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The Real Threat to Pakistan’s National Security – Part 2

Author Profile: Syed Aseem Ul Islam is PhD candidate at the University of Michigan, Ann Arbor, USA, specializing in adaptive and model-predictive flight control systems. He received his bachelor’s degree in aerospace engineering from the Institute of Space Technology, Islamabad, and his master’s degree in flight dynamics and control from the University of Michigan.

In part-one we discussed the policy level decisions needed to course correct Pakistan’s defence industry and make it a profitable sector that benefits the economically and financially benefits the state. These policy level decisions require bold leadership to make long-term plans that are above political bickering. Furthermore, these policies require long-term commitment if they are to have any chance of success.

Part-two will present a medium term, and perhaps more pressing, administrative policy plan that can rescue Pakistan’s deteriorating R&D capacity. Where part-one presented a roadmap for the establishment of new companies over decades, this article will present a roadmap for overhauling the administration of Pakistan’s extensive, existing network of military and strategic state-owned enterprises (MS-SOE). The final and third part will focus on measures that can act as “force multipliers” for R&D capability.

In no small part due to the veil of secrecy surrounding MS-SOE’s, little or no information is known to the Pakistani public, whose money is used to run these organizations. The public only learns of the successful tests of systems. However, it will not shock the reader to know that MS-SOE’s suffer from many of the same issues as other SOE’s in Pakistan (such as the infamous Pakistan International Airlines).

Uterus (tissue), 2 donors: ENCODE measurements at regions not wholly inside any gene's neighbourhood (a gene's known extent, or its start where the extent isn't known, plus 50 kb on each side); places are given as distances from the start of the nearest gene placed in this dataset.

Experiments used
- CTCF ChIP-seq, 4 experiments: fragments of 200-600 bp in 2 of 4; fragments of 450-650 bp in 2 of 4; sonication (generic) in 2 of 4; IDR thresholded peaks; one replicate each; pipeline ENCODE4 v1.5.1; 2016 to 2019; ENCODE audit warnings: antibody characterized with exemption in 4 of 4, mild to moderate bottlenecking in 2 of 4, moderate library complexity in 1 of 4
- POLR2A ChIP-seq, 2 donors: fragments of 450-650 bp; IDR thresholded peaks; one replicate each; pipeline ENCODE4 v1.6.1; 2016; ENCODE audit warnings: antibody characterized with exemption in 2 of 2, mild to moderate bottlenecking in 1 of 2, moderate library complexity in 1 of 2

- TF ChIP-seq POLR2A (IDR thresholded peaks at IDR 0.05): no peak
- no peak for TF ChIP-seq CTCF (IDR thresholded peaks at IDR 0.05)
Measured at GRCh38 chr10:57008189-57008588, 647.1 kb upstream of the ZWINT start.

The systemic issues that have plagued other organizations in Pakistan are doubly true for MS-SOE’s because of the lack of oversight, and this is having some dramatic effects on the capabilities of these organizations for R&D in the military sphere. In part-one we have discussed why the loss of this R&D base is a threat to national security and why this R&D capacity is crucial for Pakistan in the coming years.

Unfortunately, as the need is becoming more crucial, Pakistan is actually losing this capacity. This article will attempt to analyze the reasons for this decline and suggest short-term solutions that should be implemented to dramatically increase the R&D productivity of Pakistani MS-SOE’s.

The Chairmen

Many issues start at the top and who leads these vital organizations is very important.

Firstly, leading an R&D organization is a specialized role that requires a deep appreciation of research, engineering, and real-world constraints. In other words, experience from managing other organizations or commanding military formations is irrelevant for someone who is to lead an R&D organization.

However, it is common knowledge that most (if not all) R&D organizations are headed by serving or retired military officers (perhaps with engineering degrees). It cannot be emphasized enough that an R&D organization is not a military unit and cannot be lead that way. Unfortunately, due to the nature of their training and their life-long careers, that is exactly how these military officers operate.